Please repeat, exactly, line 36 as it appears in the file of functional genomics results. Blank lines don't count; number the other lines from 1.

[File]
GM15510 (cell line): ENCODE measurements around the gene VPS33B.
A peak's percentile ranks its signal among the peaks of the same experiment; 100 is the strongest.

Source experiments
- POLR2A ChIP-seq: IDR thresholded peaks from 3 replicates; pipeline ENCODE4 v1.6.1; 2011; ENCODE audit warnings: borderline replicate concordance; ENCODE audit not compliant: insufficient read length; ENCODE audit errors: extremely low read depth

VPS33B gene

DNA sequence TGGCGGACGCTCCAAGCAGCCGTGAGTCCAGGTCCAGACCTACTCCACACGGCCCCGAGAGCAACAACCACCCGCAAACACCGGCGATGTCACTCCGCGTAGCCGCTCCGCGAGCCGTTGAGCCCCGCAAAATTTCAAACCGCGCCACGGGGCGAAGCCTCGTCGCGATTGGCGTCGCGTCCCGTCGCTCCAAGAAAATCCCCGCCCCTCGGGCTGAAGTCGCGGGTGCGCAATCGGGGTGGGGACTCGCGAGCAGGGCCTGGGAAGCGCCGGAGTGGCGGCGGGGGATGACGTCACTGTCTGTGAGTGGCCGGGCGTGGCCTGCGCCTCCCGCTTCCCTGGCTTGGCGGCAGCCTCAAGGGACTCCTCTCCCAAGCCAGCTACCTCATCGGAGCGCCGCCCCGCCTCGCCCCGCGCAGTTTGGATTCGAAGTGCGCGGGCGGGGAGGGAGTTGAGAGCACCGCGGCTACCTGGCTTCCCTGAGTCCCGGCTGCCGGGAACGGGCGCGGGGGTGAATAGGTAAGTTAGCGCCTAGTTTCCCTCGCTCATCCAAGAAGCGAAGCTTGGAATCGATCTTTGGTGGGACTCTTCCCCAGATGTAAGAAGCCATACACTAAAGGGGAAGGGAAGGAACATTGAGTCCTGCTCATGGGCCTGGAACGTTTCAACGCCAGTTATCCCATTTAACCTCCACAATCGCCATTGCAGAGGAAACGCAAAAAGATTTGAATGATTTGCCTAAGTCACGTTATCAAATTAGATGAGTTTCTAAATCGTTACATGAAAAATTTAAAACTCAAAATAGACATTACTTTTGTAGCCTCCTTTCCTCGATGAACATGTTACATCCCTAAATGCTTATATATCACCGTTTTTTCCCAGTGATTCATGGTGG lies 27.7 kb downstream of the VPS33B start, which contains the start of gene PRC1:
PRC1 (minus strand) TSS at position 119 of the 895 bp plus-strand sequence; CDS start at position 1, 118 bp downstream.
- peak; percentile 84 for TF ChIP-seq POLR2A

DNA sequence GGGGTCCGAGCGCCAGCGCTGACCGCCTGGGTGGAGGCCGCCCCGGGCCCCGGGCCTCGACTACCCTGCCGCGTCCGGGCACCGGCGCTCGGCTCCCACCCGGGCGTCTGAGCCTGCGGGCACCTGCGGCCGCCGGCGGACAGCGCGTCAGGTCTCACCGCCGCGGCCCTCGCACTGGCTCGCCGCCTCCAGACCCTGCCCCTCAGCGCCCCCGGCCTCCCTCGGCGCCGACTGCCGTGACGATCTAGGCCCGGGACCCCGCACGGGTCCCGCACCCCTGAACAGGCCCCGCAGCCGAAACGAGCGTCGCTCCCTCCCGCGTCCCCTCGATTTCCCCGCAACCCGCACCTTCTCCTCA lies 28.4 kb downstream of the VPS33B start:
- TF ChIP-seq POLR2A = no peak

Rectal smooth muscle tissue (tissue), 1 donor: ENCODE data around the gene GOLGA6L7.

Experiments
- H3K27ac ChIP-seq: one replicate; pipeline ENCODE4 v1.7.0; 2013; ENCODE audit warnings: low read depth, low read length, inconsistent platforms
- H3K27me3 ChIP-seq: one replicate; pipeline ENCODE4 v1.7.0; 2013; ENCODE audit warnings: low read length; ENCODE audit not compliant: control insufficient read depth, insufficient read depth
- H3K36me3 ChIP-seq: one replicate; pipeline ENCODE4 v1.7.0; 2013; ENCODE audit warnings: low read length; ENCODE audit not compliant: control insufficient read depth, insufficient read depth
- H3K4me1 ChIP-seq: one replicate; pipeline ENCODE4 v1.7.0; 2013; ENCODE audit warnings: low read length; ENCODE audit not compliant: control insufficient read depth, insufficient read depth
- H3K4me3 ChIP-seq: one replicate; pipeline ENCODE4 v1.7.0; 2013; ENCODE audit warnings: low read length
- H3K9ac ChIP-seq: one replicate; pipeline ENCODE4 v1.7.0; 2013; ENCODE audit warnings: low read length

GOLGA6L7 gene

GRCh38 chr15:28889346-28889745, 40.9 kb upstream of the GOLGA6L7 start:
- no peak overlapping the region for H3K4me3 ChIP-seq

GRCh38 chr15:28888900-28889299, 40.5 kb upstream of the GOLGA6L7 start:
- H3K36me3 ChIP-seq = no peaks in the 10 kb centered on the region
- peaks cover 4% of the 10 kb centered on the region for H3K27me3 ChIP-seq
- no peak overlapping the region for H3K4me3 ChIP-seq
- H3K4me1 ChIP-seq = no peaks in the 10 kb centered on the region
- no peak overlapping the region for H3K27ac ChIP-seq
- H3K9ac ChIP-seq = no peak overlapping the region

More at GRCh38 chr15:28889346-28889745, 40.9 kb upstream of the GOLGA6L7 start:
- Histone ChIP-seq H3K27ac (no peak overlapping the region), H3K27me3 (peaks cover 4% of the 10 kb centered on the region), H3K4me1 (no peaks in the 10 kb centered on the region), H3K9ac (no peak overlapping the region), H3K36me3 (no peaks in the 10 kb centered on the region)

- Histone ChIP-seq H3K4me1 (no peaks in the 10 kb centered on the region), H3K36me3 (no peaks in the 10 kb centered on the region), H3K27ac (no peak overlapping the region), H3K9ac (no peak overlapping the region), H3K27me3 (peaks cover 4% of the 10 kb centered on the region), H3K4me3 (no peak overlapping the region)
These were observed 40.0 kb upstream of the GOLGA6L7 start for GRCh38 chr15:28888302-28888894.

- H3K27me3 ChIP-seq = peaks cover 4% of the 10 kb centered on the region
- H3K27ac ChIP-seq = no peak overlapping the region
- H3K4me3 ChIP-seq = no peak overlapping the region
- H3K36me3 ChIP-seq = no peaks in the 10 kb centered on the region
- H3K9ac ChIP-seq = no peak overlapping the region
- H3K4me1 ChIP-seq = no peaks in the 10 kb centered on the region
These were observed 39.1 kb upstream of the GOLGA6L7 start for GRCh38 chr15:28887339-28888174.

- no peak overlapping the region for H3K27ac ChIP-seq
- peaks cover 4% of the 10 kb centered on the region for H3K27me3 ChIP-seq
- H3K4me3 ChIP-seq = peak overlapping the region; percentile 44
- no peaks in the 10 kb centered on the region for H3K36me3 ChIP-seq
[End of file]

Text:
- H3K36me3 ChIP-seq = no peaks in the 10 kb centered on the region